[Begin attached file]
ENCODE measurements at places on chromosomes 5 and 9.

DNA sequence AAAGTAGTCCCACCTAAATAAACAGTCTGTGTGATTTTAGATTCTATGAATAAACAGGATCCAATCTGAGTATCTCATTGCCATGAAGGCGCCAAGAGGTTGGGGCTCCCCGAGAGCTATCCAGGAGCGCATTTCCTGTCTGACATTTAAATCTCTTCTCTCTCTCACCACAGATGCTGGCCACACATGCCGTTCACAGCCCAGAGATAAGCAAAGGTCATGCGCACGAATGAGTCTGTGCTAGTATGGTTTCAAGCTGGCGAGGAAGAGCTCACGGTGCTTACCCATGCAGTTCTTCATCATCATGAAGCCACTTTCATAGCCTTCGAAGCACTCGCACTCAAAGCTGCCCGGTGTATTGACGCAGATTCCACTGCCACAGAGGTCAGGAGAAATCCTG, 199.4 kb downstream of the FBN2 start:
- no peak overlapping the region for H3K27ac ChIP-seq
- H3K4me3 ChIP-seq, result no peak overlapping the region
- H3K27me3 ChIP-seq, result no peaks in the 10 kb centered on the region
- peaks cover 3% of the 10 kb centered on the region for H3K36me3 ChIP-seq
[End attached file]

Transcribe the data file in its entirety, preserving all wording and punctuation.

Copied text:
ENCODE measurements at places on chromosomes 5 and 9.

DNA sequence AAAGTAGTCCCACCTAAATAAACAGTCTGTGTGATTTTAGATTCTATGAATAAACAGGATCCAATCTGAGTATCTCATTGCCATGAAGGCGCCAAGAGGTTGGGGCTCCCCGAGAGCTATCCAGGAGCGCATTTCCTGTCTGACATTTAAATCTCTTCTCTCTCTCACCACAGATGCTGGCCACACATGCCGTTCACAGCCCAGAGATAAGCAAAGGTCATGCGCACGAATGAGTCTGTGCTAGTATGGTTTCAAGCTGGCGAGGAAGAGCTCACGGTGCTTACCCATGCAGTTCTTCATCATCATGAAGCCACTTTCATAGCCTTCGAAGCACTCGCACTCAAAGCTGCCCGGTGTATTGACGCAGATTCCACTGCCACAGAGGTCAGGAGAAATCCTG, 199.4 kb downstream of the FBN2 start:
- no peak overlapping the region for H3K27ac ChIP-seq
- H3K4me3 ChIP-seq, result no peak overlapping the region
- H3K27me3 ChIP-seq, result no peaks in the 10 kb centered on the region
- peaks cover 3% of the 10 kb centered on the region for H3K36me3 ChIP-seq